May 06, 2021

In this fifteenth installment of our RECOVR Roundup series, we are sharing new findings and analysis from the RECOVR Research Hub and from our partner organizations, as well as links on what is happening in the Social Protection landscape in response to COVID-19. Read the previous installment if you missed it, and sign up for our mailing list if you'd like to receive this roundup series directly to your inbox. 

As always, we encourage you to write to our team with ideas for features.

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Bangladesh: Digital and traditional safety-net transfers in the first month of the pandemic

During lockdown, digital payments were faster and recipients fared better

As COVID-19 spread last year, governments in low-income countries had to balance lockdown measures to contain the virus with the harm caused by restricting movement and livelihoods, especially for the most vulnerable. In Bangladesh, the government tried to mitigate some of the impact by providing advance payment from two safety-net programs for the vulnerable. The government had already been in the process of testing moving payments to a digital system from a banking system which could take months and required travel. One month into lockdown, researchers Abu S. ShonchoyNatalia RigolBenjamin RothShreya ChandraAna Paula Franco, and Reshmaan Hussam surveyed more than 7,000 beneficiaries. The median household reported no income in the prior two weeks, 51 percent of respondents reported reducing medication intake and 22 percent reported reducing food consumption in the past week. Forty-one percent had not been paid their full benefit amount, but those with access to digital payments were more likely to receive transfers in a timely manner and suffered lower consumption and income vulnerability. Read more about this study here.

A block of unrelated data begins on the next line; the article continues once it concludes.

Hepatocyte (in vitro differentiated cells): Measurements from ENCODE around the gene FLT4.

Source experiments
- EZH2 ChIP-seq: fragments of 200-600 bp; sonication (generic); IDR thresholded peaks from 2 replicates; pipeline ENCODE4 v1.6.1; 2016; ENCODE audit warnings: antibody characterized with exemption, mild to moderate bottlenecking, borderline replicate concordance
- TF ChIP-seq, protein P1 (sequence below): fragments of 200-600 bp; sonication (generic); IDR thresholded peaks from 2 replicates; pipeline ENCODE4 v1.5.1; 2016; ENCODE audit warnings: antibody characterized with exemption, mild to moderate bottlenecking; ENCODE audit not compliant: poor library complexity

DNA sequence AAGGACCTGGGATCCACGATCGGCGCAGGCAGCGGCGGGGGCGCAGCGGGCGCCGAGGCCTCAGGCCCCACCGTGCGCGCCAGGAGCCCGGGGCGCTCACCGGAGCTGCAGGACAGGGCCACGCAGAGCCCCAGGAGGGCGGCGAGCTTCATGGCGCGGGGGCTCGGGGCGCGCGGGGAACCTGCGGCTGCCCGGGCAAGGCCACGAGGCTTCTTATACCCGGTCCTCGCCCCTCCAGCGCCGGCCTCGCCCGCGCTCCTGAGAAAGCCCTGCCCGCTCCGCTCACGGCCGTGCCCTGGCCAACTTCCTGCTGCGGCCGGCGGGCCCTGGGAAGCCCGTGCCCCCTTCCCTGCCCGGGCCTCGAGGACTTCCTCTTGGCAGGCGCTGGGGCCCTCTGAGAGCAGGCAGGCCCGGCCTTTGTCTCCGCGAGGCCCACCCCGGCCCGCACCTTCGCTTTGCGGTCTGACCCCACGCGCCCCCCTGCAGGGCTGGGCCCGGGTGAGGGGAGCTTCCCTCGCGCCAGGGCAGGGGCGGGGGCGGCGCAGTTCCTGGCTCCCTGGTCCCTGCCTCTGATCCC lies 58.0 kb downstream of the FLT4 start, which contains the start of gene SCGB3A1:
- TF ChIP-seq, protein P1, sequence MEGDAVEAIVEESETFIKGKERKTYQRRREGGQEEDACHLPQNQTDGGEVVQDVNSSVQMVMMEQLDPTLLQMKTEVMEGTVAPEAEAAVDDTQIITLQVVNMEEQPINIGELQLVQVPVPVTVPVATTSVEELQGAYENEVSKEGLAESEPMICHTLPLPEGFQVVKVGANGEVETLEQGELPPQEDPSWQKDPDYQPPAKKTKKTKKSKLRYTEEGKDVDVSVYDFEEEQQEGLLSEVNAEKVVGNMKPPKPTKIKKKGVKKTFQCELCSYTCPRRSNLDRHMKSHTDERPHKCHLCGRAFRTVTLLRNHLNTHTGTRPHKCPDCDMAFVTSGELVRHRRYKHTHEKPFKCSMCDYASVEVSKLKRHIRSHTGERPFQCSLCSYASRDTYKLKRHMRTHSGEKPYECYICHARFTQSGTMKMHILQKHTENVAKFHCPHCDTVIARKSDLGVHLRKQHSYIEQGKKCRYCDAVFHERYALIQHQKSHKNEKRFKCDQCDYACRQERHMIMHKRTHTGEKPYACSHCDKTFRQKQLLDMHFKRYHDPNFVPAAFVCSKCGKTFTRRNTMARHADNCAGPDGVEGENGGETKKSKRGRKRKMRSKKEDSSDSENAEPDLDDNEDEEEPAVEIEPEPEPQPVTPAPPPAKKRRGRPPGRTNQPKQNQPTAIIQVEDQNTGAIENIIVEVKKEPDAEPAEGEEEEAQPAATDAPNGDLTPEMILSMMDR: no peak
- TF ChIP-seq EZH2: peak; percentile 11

Mozambique: Using information to combat COVID-19

Information about social norms influenced behavior, but not everywhere

We’d previously highlighted results from the first wave of a phone survey of 2,405 households across 76 communities in Mozambique. A new working paper (National Bureau of Economic Research) by researchers James Allen IVArlete MahumaneJames Riddell IVTanya RosenblatDean Yang, and Hang Yu, finds that participants underestimated the rate of community support for social distancing, believing support to be only 69 percent, while the true share was 98 percent. The research team informed a random subset of participants of the true rates of support, and told another random subset of participants about community leaders’ support for social distancing. They found no effect from leaders’ endorsements, and the peer information only worked in communities with higher COVID prevalence. Read more about this study here.

Ethiopia, India, Peru, and Vietnam: Understanding the impact of COVID-19 on young people

A wide range of mental health, well-being, and educational impacts could have lasting consequences